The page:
I was reading an article in Information Age the other day. The author was talking about importance of unified communication platforms at work. It is important to have good digital communication because that is an increasing need in the workplace and beyond for the reasons expressed below. In reading the article it made me wonder if HR will be one of the last groups to adopt telecommuting as a way of working.
Will HR Be the Last Department to Offer Telecommuting
Two Groups of Employees
The author of the article, Nicholas Ismai, said there are basically two groups of workers in the workplace today. He said “On the one hand, we have workers who aren’t ready for the digital transformation of the workplace […] On the other hand, there is a large part of the workforce that wants more and better communications technology as soon as possible.” Ismai said that it will be a challenge to get everyone onboard to using some of this digital technology. If it is too much, too fast, then the first group just won’t get it. If it is too little then the second group will feel constrained and may even be tempted to leave in order to get better digital communication opportunities. I will let you guess what the label is that goes with this second group, but it begins with M and consists primarily of younger workers. Ismai said:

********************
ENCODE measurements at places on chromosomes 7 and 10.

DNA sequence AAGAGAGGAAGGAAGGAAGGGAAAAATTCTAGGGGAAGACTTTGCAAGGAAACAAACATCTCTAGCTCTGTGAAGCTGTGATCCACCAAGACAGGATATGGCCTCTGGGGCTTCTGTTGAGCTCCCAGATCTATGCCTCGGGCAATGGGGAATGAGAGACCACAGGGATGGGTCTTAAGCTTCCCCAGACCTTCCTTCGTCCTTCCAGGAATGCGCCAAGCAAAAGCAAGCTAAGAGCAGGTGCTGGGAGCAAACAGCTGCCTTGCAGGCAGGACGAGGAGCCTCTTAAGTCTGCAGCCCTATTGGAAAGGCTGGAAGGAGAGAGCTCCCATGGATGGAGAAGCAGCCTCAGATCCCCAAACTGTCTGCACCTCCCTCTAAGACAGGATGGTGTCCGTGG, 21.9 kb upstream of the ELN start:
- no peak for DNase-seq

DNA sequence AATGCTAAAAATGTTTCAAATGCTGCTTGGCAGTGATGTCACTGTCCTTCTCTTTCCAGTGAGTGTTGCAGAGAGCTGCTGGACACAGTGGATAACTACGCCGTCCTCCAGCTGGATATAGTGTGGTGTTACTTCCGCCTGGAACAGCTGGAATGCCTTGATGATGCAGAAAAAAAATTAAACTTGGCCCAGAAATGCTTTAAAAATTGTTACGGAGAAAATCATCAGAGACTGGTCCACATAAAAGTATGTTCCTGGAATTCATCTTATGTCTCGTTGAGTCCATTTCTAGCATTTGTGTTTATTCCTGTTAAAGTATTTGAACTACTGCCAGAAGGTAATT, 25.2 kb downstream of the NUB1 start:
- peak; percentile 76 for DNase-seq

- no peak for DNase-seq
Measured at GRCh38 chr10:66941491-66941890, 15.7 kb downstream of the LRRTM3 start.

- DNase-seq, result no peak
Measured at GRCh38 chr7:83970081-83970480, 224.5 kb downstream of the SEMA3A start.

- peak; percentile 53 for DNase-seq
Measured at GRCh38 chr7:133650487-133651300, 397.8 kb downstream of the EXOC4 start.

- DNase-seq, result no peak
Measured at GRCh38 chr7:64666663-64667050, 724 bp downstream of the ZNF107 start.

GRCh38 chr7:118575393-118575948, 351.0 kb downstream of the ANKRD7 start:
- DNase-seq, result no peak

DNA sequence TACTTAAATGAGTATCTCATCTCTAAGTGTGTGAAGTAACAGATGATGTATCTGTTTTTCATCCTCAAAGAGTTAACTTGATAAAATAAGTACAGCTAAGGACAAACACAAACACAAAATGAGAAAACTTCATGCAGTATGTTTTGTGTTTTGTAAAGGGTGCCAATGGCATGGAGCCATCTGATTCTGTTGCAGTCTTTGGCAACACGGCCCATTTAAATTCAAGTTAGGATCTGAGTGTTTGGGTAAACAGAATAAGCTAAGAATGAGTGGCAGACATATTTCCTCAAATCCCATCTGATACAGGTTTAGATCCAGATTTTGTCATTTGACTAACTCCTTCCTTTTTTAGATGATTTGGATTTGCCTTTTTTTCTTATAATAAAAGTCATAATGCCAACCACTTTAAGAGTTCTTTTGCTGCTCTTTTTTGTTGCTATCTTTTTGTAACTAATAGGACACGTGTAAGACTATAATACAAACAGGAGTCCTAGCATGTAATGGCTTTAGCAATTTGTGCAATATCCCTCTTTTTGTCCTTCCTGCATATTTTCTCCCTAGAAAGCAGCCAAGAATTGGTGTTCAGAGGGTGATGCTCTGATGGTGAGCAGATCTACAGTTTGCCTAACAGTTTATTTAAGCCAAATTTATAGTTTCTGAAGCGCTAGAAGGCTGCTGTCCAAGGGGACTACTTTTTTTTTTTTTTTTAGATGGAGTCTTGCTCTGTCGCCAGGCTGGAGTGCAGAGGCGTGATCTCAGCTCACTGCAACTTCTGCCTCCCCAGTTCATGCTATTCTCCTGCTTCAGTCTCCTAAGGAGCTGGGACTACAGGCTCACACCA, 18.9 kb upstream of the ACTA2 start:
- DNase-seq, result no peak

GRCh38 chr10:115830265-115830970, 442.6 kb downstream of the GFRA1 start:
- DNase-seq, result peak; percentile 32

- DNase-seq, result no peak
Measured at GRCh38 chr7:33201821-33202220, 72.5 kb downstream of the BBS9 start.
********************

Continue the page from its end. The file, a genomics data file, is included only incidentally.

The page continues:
“A majority of younger workers, in particular, millennials, who will constitute 50% of the workforce by 2020, say they prefer to communicate electronically at work rather than face to face or even over the telephone, and they have been known to change jobs to get better tech at the workplace […] Younger workers routinely make use of their own technology at work already, and they believe that it makes them perform better.”
On the other hand Ismai says that older workers prefer communication tools that make use of calling and conferencing. Many of them have been around longer, have become the experts in their areas and “if they are obliged to struggle with repeated system failures, or to memorize complicated steps to communicate online, they will stop trying.”
This leads me back to my earlier HR-related notion. Productivity and teamwork are the technologies’ driving forces. How will HR change? Many HR professionals believe that it is important for them to be seen. The “face-to-face” encounter, whether it is in the hiring process, the development process, or eventually the termination process, is extremely important to HR. They would be doing away with the “human” element of their work if they did it all digitally.
There are a few HR professionals that I am aware of, but they are uncommon in the corporate sector. Will face-to-face communication become obsolete as our workforce ages? How much will HR use the employee collaboration tools? How much of HR can be completed solely online? Will those in HR who work with digital technology be perceived as not doing their jobs properly?
These are the questions that made me think that HR may be the last profession to truly adopt full-time telecommuting. What do you think?